With the explosion of people taking on on-demand work there's little doubt that the gig economy is exploding. Just last month, LinkedIn jumped into the gig economy with its new portal for freelancers. The growing desire to generate supplemental income through side jobs is great for workers and businesses alike, but an important question persists: why is this happening?
There isn't an easy answer to that question. People are drawn to the gig economy for a myriad of reasons, depending on their goals, skills, and circumstances. To learn more about those reasons, Gigwalk surveyed over 1,000 freelancers and on-demand workers on their background, their experience with the on-demand economy, and their opinions on the future of work. Their responses illuminate the appeal of on-demand work as more and more people drift away from traditional 9-to-5 roles.
The gig economy is sometimes portrayed as a secondary paycheck, but plenty of people are making a full-time job out of their gigs. Roughly 60 percent of respondents said on-demand work was a source of extra cash, with a third saying it was their primary source of income. While we expect on-demand work to be a secondary paycheck for most, there's little doubt that people can make a living from this type of work if they so choose. In fact, the extra cash that workers can make from the gig economy is improving quality of life for many.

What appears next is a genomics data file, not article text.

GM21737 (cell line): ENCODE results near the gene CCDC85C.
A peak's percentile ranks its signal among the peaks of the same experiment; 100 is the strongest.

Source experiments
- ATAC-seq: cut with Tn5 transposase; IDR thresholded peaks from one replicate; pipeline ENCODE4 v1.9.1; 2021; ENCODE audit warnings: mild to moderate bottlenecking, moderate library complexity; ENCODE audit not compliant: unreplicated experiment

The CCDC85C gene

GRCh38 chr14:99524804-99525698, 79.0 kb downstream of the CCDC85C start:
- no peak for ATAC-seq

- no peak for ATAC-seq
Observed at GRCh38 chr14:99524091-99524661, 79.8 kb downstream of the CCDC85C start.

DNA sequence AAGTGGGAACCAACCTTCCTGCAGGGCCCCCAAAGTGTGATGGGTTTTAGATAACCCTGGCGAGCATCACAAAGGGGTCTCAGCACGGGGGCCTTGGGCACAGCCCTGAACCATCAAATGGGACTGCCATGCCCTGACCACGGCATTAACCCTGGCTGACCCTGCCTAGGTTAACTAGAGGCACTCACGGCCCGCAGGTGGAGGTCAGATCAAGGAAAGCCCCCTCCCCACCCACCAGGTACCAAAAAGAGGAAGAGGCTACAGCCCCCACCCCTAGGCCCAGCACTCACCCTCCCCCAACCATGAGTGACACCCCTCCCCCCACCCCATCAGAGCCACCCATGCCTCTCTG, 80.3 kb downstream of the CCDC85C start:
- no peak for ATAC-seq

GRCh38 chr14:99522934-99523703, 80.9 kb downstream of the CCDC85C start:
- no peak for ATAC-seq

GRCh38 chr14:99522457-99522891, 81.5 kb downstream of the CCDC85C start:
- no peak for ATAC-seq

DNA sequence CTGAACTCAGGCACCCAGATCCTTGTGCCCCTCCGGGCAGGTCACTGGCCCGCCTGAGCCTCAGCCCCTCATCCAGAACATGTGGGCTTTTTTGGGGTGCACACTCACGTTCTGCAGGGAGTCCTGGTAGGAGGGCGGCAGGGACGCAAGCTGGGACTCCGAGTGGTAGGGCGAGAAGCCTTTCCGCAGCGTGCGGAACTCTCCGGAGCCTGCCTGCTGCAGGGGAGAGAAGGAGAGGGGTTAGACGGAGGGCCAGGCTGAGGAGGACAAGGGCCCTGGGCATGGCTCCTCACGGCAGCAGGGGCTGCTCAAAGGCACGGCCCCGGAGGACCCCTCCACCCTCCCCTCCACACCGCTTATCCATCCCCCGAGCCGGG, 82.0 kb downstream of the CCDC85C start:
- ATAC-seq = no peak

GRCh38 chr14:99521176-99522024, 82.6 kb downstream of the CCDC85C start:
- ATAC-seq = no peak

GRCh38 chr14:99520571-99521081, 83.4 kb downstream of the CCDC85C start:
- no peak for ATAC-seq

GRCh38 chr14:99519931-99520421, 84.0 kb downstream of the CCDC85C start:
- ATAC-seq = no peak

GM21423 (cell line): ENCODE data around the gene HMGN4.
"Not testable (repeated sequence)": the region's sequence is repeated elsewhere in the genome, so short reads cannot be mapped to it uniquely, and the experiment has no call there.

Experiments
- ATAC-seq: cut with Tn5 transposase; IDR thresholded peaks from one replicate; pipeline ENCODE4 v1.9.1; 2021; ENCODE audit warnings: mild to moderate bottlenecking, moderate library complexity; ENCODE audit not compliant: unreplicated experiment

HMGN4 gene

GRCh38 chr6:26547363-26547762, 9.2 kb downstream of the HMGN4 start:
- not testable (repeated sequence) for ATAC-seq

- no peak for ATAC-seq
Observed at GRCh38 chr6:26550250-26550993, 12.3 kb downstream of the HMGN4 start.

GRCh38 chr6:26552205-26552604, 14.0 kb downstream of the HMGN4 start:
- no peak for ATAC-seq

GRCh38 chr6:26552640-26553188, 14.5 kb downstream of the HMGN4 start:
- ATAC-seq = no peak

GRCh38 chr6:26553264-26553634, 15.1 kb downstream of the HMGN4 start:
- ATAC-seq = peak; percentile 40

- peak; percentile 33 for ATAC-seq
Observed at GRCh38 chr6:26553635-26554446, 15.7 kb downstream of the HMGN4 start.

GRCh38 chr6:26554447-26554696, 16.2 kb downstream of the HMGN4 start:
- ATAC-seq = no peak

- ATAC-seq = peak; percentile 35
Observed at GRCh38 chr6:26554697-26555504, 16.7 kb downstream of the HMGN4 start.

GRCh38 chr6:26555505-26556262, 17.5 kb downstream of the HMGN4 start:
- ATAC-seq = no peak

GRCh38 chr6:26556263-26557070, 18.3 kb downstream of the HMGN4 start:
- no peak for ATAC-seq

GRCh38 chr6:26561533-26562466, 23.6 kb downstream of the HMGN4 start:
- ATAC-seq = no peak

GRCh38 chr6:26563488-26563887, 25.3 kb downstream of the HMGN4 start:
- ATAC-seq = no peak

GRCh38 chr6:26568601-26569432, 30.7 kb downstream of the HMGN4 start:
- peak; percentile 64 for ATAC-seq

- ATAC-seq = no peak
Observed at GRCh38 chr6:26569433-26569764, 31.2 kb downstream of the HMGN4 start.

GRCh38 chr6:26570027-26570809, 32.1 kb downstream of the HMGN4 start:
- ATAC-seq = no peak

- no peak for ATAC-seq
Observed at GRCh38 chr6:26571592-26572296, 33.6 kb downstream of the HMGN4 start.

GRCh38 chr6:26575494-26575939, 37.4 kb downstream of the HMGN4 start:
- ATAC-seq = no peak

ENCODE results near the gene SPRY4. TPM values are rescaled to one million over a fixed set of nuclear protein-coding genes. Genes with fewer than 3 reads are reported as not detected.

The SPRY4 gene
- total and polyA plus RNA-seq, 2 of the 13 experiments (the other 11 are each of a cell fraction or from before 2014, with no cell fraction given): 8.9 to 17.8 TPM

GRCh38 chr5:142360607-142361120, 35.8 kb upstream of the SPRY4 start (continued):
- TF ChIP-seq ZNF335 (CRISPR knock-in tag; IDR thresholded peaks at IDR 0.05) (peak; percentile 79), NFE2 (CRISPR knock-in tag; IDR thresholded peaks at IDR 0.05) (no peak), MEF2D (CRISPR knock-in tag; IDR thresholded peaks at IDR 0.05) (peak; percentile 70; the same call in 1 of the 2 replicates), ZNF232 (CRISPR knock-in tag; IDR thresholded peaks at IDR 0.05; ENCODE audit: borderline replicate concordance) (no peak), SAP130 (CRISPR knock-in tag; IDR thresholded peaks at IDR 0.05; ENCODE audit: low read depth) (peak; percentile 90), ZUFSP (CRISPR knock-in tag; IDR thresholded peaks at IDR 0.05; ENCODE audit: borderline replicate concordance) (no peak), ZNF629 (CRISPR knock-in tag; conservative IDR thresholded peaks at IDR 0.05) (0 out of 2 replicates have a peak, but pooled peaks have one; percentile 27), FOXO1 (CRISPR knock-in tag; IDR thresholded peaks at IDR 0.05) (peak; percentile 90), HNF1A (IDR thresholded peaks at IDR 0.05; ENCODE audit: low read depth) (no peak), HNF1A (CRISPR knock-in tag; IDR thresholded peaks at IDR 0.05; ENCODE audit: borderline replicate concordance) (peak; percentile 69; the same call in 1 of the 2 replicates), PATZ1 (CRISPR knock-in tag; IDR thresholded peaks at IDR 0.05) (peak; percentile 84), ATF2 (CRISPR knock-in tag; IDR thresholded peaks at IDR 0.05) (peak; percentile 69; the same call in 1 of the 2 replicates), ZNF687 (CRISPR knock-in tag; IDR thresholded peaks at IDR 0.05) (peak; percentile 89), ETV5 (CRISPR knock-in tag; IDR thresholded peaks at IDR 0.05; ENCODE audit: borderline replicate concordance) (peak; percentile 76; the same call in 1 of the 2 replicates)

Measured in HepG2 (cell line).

On-demand workers are seeing their standard of living improve because of the gig economy -- 48 percent of respondents said so. This isn't to suggest that 52 percent are seeing a lower standard of living, though. A substantial portion of respondents were neutral about this question -- meaning the gig economy is enabling them to maintain their current lifestyle. That freelancing has become a source of upward mobility in part explains its growing appeal. It's also keeping workers sane, our data reveals.
Finding the right work/life balance is something we all strive for. And while it might seem that on-demand workers are on-call 24/7, a substantial portion of people we surveyed -- 43 percent -- said the gig economy was actually improving their work/life balance. For many, the flexibility to work when and where they choose is enabling people to live more balanced lives. This, unsurprisingly, correlates with a high level of optimism about the gig economy's future. When we asked workers about the future of on-demand jobs, a resounding 39 percent said they expected the gig economy to grow by at least 25 percent in the next three years. This shows that people are optimistic about the gig economy and its impact on their lives.
These findings are just a handful of explanations for the rise of the gig economy. People all over the country are getting involved, whether it be to pursue a higher standard of living, find a better work/life balance, or create a new primary source of income. It's no wonder why traditional workers and on-demand workers alike are getting in line to participate in this new era of work.